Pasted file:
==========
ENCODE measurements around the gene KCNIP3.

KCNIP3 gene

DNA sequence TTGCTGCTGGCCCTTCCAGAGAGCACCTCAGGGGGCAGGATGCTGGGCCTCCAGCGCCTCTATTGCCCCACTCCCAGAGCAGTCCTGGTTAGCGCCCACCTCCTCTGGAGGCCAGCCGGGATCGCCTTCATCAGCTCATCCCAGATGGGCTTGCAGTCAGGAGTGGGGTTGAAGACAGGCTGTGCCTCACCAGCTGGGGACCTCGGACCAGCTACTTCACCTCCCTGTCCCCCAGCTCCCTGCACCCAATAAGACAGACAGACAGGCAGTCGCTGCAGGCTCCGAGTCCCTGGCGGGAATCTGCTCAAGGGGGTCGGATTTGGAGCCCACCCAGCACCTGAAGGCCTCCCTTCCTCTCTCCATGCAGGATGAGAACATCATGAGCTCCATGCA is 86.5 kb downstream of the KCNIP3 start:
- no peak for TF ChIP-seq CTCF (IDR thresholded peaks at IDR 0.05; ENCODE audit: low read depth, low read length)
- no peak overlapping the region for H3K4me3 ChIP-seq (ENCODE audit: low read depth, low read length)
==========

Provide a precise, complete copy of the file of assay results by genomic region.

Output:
ENCODE measurements around the gene KCNIP3.

KCNIP3 gene

DNA sequence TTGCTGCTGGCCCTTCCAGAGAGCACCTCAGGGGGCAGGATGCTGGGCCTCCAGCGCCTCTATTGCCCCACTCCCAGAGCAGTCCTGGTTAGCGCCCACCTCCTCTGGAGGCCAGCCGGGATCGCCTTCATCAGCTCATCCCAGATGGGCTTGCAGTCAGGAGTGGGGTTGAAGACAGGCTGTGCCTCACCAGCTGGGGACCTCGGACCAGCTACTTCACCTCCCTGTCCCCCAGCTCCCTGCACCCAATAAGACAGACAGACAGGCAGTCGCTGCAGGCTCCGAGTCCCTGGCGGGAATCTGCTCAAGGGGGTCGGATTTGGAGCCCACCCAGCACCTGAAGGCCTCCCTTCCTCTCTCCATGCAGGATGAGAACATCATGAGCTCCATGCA is 86.5 kb downstream of the KCNIP3 start:
- no peak for TF ChIP-seq CTCF (IDR thresholded peaks at IDR 0.05; ENCODE audit: low read depth, low read length)
- no peak overlapping the region for H3K4me3 ChIP-seq (ENCODE audit: low read depth, low read length)